At the end of the day, I’m making sure there’s no chance that something will pop up where it pulls me back in. It’s also helpful that the site I’m at has a crisis line. That resource put me at ease, knowing my clients can still access help if they need to, but it won’t be me at that time. We have that conversation with clients – so, they’re aware of that, which is helpful too.
Q. What are your biggest learnings from your time at Iris?
A: This learning is very specific to the structure of Iris. While you work for Iris, you’re also placed at another healthcare organization. When I was applying for other telehealth jobs, you only worked for them. I wondered if working for Iris and a clinic would create any friction, or if there would be different expectations.
However, I found that it’s very cohesive, and I like that a lot. Everyone seems like they’re on the same page and I feel supported on both ends. I know Iris talks to my site and talks to me. We all talk to one another, and it feels like a cohesive team, which has been huge.
Q. What is the most rewarding part of your job?
A: Client care. We’re not getting into this field unless it’s rewarding. Separate from that, it’s feeling appreciated and valued as an employee. Iris and my site have both been great. The check-ins aren’t just reviewing what needs to be worked on, but a lot of the check-ins are letting you know you’re doing great or sharing positive feedback. You know you’re doing good, and you hear that from someone. Iris views its employees, at least in my experience so far, as human beings, too. They want people to feel happy here.
Q. What do you love about working with Iris?
A: There’s a really good balance between feeling independent but also supported. So you don’t at all feel micromanaged. You’re a clinician, and you know what you’re doing. No one makes you feel like they are checking in on you every second, but you never feel alone. You still feel like you know who to reach out to, and anytime I have reached out to someone, they’re very responsive and helpful. If I don’t know who to reach out to, I’ve reached out to anyone I’ve come across at Iris and been like, “you might not be the right person, but would you be able to direct me to who I should talk to?” Everyone has always responded and has either cc’d who I should speak to or helped me look into it.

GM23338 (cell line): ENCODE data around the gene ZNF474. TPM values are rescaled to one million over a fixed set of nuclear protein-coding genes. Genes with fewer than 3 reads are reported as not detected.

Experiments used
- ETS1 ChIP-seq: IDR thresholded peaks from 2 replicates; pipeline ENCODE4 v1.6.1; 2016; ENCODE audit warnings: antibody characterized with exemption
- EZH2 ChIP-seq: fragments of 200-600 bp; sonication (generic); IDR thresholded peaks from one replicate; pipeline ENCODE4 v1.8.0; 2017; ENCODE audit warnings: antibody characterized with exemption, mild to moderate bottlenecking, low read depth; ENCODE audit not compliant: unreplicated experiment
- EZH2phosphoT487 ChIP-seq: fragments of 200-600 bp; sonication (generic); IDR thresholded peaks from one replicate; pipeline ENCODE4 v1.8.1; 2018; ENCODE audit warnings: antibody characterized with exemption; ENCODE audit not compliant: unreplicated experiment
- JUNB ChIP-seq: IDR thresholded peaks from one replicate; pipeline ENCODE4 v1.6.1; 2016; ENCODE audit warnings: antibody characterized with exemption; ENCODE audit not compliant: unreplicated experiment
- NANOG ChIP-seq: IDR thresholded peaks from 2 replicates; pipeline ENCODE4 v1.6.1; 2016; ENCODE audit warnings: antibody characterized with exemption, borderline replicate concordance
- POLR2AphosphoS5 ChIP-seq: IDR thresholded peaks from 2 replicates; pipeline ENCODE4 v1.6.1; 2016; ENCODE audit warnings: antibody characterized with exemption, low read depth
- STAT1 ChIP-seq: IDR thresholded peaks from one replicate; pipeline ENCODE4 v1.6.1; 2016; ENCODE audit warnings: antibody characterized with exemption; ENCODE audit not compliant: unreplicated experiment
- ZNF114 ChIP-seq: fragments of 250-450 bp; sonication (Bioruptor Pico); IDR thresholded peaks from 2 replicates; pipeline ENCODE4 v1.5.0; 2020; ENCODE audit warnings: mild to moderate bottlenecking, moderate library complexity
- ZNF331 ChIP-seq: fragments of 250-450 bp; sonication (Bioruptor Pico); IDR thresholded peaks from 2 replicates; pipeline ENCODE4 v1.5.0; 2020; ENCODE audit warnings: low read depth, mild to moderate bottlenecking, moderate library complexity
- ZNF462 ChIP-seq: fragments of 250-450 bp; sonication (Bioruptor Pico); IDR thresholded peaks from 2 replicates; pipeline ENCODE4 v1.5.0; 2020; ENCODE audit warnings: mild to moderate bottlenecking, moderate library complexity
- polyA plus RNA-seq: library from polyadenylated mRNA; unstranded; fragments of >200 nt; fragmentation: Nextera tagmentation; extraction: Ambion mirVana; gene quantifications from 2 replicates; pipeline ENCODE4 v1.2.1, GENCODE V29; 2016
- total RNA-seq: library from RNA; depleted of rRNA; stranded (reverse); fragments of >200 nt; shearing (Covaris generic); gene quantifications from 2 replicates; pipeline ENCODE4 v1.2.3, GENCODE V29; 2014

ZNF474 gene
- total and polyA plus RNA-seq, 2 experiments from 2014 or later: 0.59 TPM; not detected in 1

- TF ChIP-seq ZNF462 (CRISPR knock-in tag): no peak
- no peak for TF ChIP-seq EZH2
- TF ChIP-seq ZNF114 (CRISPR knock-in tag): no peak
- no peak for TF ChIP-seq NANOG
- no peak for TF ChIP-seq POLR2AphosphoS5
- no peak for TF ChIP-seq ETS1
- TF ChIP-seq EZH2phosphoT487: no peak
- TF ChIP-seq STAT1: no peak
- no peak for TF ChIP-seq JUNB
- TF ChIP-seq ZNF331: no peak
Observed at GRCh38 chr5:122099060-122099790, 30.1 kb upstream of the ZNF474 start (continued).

Q. Why do you think telepsychiatry is important to the future of mental healthcare?
A: Telepsychiatry puts people in their safe spaces when discussing tough topics. There can be many situations where people might not have received the help they needed because of their diagnosis or the severity of their symptoms. For example, for someone with agoraphobia who can’t really leave their house, it’s going to be hard for them to go into an office to see their provider. Or if there’s someone who can leave their home but they have a flare-up that day. Their anxiety or PTSD is triggered, and it’s hard to go into the office for their appointment. With telepsychiatry, you’re making it more accessible for them to still get help, especially when they’re struggling, and maybe they would have canceled an appointment because they’re not feeling up to it. But with telepsychiatry, they can still have that appointment, and they can have it when they need it.
At Iris, we believe our providers should be respected, valued, and applauded for the work they do, and we couldn’t be more proud to say, “thank you” to our very own Erica Picon. If you’d like to learn more about working for Iris Telehealth, contact us today.